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In “Line Drawing” by Poklong Anading, a video camera follows a pencil as it makes its mark on a wall. The resulting image is hypnotic, one line blending into the next, creating the impression of a blurred horizon. As times passes, one cannot tell with certainty where one line ends and the next begins. The same analogy could be used for the Experimental Film and Video Art scene in the Philippines. The seven films in this programme have been arranged in such a way as to give order to our glance.

The first three films (KalawangRed Saga, and The Great Smoke), all shot on celluloid and made in different decades (1990, 2004, and 1980), display the strong social conscience prevalent in Philippine Experimental film. From Kalawang’s damning re-appropriation of imperialistic found sound (the ironic genius of using the Andrews Sisters’ “Rum and Coca Cola”) and footage (images once meant to arouse, now, slowed down, become violent), to the agit-prop of Red Saga, which transcends the limits of its genre by the strength of its poetry, to the humourous and harrowing hand-drawn animation of Roxlee’s The Great Smoke (watch the use of photographs, and take note of the hand from which the sketches fall) – each attempts to alter the meaning of images, or at least their power, through the context in which they’re shown.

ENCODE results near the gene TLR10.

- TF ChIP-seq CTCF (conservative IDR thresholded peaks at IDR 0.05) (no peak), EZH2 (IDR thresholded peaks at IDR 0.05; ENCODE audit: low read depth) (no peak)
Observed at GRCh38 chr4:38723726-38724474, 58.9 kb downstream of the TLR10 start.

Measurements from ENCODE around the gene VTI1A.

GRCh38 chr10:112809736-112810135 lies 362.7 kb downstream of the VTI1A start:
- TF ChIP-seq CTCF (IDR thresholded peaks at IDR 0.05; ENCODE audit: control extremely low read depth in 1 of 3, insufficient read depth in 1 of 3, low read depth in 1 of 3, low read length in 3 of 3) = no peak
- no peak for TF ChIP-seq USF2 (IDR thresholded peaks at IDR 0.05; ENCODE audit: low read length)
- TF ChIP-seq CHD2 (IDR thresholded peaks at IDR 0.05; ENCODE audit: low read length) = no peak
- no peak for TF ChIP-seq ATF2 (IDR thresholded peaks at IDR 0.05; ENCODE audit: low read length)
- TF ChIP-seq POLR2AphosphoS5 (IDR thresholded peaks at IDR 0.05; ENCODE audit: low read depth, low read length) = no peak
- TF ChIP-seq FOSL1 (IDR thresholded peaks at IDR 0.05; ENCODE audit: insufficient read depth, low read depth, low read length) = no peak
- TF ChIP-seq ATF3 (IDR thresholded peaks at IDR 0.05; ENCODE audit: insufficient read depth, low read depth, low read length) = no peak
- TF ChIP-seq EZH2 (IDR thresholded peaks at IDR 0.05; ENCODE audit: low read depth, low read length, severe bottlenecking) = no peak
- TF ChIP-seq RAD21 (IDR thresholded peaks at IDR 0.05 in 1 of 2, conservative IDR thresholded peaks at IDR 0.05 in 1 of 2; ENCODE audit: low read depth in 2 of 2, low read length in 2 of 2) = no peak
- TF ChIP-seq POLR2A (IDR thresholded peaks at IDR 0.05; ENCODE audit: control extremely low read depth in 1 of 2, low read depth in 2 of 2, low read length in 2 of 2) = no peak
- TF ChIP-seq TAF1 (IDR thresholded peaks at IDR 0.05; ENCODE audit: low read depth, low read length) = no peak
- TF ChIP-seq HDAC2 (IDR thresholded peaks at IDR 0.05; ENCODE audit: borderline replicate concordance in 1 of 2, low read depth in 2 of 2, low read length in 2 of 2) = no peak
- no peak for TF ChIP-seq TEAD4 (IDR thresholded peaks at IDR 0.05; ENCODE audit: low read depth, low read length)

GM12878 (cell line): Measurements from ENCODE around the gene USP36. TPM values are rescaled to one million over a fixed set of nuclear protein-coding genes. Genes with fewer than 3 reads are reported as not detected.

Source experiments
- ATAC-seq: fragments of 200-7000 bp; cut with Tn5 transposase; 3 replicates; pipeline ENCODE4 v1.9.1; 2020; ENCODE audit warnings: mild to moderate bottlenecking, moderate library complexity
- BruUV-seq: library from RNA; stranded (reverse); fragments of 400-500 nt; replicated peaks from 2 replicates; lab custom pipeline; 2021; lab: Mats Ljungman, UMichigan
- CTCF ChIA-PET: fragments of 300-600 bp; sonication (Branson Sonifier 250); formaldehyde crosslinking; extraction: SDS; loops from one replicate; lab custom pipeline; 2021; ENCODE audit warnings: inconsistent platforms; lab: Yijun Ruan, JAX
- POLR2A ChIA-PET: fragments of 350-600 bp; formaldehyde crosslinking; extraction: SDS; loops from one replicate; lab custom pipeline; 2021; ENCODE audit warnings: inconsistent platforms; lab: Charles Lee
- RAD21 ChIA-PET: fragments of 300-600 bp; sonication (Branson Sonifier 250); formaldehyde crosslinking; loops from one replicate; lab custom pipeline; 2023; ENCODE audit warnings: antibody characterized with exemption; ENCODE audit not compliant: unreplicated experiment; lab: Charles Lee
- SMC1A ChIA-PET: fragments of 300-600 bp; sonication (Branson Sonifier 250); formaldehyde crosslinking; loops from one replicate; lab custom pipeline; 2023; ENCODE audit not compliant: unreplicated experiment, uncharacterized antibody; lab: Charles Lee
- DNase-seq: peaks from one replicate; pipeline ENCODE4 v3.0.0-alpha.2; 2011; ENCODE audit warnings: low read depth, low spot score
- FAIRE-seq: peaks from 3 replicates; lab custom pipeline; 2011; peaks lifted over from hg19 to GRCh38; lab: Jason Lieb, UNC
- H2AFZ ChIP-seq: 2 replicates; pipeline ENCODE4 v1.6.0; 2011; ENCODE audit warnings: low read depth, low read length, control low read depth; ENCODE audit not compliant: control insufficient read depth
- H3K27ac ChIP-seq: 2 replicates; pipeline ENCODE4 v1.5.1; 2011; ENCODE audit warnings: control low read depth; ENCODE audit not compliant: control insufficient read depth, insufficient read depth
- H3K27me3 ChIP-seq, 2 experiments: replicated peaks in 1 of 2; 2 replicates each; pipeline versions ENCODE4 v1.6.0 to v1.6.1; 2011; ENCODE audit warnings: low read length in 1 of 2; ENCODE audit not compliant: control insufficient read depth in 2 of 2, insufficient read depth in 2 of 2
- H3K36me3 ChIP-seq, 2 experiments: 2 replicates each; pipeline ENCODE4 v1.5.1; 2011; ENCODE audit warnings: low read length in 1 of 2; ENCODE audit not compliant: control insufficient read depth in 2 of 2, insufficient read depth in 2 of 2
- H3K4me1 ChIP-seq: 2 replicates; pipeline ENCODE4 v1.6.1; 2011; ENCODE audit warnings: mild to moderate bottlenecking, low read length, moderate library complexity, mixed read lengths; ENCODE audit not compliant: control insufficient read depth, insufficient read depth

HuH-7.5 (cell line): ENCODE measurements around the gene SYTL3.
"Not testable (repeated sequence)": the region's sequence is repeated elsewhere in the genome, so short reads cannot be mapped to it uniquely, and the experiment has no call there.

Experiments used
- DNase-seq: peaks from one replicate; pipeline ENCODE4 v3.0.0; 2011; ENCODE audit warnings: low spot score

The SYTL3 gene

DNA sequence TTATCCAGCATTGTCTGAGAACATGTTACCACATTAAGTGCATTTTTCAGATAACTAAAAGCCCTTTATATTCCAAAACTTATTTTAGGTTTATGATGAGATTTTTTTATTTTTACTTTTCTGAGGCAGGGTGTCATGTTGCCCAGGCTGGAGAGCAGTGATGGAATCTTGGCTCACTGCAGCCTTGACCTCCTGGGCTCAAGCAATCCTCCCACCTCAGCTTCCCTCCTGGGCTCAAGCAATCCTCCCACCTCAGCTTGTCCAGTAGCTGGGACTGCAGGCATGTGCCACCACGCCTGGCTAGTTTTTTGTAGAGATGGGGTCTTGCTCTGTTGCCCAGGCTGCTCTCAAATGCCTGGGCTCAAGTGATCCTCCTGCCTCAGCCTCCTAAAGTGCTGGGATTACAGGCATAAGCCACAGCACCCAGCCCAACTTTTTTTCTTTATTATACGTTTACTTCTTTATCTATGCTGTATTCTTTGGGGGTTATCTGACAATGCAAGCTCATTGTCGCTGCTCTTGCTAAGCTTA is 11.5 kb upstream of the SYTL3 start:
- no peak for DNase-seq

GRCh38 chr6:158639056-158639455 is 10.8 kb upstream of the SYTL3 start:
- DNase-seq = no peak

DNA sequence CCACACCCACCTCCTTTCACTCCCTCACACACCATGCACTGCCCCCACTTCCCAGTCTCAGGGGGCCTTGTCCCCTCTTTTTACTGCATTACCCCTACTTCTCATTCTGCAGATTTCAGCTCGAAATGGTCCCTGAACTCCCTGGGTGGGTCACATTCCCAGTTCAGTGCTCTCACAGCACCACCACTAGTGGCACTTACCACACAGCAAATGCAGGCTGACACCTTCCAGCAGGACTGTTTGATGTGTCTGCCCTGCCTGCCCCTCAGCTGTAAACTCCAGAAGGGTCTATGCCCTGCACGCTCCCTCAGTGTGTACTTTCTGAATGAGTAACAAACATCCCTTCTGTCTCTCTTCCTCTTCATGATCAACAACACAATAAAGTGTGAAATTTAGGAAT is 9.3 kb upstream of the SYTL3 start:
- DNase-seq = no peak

Antoinette Jadaone’s it feels to good to be alive serves as an intermission dividing the two sides. The irony of Antoinette’s film, in which a lonely frame is left behind amidst the chaotic cacophony of the busy world, lies not exclusively in its title, but also to the imagery: the film, made entirely on digital video, makes artificial use of the sprockets of the celluloid film frame: looking outward to the individual in a moving world, and inward to the changes in the tools of the trade.
Simple in their formulation yet complex in their execution, the remaining three works each look at the form of the medium with the same attention, the same obsessive detail, as is often paid to the body. Tad Ermitano describes his protagonist (played by himself) as having been sucked into a tightening spiral of video feedback in his Cathode Jam, an apt though lacking description: there is a strange sensual obsession involved in his manipulation of the video image: in the fatal interrogation of video signals. With a similar manic intensity, Poklong explores the ability of video to capture movement in Line Drawing, a classic of Philippine video art (and originally presented on 8 screens) choosing as his subject the most basic of gestures: the drawing of a line on a surface. While Tad takes transmission into question, Poklong movement, Lyle Sacris, in his work-in-progress Self-Portrait, is seeking a single definitive image: taking a gastronomic 7,107 portraits of Filipinos – one for each island the country is known to have.
Lyle’s work is as peculiar as it is fascinating, and the finished product will almost certainly beg the viewer to answer the question, what do you see? With so many images passing so quickly, each appearing for an equal amount of time, the answers, without fail, will be diverse. But it’s a question that is much more interesting than the alternative: what is it? It is the former, more than the latter, which should engage us when trying to classify experimental film or video art.